Olive Kitteridge is not an easy woman to love, and she is aware of this fact, as she goes so far to call herself “a beast of a woman.” Apparently Elizabeth Strout felt she might not be an easy character to love either, especially not without multiple perspectives, and so Strout constructed a novel out of short stories in which Olive is featured in various degrees of prominence.
Olive is a fascinating character with no patience for whining about life, and yet a great deal of empathy. She is difficult to live with, and yet visits her husband every day after his stroke. She is manipulative, and yet loves her son fiercely and never gets over his move out of the small town of Crosby, Maine. She is, simply, quite human, and as the book continued, I found myself capable of more empathy for her and moved past my initial judgement of her based on the first chapter.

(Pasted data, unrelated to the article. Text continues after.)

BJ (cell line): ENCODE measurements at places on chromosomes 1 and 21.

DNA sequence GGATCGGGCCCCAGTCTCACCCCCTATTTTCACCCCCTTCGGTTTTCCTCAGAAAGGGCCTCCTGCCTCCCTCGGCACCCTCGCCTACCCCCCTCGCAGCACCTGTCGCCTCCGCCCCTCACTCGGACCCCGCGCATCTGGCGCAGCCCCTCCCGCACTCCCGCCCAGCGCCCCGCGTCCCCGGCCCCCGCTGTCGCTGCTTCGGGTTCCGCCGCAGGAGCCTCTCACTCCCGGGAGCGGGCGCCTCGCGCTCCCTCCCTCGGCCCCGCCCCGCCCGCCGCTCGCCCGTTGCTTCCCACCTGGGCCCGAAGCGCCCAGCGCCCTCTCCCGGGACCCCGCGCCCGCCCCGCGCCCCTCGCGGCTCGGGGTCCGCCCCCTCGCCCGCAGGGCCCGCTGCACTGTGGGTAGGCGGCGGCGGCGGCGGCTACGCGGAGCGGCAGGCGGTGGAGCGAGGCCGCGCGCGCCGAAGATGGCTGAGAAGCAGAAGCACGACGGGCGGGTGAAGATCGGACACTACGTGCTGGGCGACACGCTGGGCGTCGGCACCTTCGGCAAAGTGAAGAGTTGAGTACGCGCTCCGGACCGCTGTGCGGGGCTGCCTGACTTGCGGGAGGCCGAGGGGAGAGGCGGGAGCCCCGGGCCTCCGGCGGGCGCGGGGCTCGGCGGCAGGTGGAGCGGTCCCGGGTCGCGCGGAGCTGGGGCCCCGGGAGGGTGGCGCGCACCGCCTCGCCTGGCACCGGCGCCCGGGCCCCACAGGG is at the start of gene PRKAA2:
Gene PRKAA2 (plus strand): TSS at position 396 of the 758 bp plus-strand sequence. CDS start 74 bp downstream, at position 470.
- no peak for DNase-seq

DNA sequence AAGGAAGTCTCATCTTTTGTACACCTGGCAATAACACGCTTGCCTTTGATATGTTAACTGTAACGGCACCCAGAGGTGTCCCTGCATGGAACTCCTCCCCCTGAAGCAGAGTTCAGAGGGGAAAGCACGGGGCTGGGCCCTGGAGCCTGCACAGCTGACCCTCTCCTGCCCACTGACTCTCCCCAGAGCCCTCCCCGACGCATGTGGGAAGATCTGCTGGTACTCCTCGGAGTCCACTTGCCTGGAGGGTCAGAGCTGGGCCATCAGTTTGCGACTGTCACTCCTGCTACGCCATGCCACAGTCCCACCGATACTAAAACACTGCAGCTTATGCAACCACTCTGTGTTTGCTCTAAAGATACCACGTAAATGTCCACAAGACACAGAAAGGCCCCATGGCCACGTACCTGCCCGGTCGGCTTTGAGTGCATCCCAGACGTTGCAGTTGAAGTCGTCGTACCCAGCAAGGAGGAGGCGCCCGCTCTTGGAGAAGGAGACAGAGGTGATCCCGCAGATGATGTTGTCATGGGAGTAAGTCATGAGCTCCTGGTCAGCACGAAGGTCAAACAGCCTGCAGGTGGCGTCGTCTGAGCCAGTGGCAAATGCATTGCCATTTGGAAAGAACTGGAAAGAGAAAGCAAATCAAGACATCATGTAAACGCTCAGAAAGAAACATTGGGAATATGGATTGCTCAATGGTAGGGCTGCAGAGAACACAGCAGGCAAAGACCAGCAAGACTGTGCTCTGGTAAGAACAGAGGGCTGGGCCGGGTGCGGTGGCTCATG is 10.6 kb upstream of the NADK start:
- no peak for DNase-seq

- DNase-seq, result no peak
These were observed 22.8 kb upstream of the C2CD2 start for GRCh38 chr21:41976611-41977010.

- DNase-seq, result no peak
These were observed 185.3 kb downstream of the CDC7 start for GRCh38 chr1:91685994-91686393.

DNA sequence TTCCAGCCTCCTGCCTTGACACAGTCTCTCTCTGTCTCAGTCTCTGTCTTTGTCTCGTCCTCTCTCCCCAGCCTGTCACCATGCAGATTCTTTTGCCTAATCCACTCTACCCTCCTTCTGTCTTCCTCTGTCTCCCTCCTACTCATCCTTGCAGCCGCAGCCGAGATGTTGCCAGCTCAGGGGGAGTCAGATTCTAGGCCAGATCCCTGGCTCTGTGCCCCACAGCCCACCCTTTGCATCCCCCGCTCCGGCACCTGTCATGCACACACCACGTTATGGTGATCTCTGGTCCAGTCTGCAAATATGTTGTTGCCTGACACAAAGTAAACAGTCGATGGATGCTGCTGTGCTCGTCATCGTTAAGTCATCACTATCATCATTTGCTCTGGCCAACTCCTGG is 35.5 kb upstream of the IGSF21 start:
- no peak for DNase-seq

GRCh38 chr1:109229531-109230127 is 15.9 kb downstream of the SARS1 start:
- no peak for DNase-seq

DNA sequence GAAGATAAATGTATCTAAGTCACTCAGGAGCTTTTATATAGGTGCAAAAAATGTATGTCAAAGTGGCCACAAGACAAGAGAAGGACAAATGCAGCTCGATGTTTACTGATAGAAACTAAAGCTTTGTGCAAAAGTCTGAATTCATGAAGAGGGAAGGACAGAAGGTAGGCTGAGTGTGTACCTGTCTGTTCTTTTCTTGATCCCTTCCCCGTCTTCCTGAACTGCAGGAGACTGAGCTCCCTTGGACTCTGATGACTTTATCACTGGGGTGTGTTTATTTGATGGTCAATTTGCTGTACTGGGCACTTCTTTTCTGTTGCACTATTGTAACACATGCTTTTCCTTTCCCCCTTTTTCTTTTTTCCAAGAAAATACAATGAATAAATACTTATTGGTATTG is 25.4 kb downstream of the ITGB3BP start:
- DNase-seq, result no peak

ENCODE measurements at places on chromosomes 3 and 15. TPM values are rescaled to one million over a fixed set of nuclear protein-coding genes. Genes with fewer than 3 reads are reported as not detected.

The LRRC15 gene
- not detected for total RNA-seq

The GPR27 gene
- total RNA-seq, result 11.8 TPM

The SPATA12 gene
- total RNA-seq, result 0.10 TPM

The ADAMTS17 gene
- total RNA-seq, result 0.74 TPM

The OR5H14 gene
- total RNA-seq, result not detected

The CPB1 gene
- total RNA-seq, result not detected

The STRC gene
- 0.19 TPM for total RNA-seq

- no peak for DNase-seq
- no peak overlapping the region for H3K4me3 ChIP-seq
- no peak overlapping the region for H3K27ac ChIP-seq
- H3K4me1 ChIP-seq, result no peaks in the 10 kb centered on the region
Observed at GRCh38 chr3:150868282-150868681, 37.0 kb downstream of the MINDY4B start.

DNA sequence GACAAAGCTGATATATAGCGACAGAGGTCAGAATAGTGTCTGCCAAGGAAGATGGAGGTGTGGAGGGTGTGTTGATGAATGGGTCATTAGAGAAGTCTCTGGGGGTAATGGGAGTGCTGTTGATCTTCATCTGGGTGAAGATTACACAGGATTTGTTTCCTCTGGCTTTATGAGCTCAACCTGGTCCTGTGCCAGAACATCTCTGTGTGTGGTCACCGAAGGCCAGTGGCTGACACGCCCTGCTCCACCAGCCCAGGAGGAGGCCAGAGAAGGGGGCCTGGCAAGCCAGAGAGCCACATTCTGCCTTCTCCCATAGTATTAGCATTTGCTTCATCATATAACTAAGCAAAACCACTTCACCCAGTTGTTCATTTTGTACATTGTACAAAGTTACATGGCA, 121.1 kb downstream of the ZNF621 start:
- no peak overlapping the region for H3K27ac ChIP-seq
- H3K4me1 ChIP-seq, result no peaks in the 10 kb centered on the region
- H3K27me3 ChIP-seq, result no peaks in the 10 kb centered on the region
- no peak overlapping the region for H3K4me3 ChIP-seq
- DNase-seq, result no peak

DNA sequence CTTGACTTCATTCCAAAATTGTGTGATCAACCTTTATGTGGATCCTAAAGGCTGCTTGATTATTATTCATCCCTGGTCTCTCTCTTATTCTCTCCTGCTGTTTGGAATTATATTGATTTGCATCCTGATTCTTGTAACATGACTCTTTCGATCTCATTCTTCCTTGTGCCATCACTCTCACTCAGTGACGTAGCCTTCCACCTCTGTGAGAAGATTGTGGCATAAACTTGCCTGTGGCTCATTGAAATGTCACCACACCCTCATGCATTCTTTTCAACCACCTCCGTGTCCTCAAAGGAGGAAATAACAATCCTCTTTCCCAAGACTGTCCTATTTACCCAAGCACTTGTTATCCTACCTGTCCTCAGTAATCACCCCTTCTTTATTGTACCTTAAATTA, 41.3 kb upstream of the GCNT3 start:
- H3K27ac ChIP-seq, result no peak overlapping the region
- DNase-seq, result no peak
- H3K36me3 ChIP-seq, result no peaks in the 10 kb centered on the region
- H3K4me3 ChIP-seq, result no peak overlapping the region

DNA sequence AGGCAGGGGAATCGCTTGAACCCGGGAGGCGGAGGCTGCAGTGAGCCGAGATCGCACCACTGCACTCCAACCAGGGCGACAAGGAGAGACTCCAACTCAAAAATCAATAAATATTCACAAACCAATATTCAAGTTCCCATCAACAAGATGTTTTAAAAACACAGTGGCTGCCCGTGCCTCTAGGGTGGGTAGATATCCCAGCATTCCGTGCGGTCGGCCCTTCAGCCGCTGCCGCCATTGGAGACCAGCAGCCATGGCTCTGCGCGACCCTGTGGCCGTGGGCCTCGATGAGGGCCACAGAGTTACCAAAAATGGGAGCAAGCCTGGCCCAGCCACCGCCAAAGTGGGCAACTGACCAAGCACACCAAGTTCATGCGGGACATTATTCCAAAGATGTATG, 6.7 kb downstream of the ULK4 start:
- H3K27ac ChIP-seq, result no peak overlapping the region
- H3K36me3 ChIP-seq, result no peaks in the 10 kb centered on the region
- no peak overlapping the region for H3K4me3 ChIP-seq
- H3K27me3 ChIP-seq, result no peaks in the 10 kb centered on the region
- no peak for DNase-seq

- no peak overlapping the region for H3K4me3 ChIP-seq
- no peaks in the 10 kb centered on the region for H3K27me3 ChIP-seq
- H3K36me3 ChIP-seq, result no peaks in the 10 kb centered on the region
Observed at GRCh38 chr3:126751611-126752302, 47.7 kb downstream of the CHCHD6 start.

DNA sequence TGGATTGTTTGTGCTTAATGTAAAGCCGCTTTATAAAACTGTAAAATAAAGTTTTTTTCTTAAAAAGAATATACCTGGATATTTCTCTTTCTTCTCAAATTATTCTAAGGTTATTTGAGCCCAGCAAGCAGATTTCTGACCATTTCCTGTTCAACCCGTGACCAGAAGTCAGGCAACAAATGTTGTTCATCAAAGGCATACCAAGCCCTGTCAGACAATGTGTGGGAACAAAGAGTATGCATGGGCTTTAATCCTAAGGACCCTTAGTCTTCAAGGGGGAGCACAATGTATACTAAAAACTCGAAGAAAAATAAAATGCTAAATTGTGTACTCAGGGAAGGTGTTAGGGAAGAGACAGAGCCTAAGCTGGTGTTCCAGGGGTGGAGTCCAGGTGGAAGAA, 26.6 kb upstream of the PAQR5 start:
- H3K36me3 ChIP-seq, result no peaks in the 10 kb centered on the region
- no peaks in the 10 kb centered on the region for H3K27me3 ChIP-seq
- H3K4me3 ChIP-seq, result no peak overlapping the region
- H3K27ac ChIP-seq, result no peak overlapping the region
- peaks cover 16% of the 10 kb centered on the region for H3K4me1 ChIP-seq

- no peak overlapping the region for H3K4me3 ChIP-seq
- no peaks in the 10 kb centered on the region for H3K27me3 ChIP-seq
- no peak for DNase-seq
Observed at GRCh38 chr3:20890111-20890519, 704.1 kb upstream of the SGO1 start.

The short-story method works incredibly well, and the writing is lovely. This book is not heartbreaking by any means, though pieces of it are. Instead, it is a book about life with all of its parts, and that means some of the stories catch townspeople in their worst moments- and some of these happen to be where Olive is her best self- and some catch her family in their worst, which is often where Olive fails as a person without ever quite understanding why.
It took me two stories to get into the style and the story, and after that, I was hooked and read the book in less than two days. Five stars easily, and proof that one can read a great book without being utterly depressed but still being made to feel. This book deserves the accolades it has gotten, and will definitely appear in packages I send so people will love me to brighten people’s days.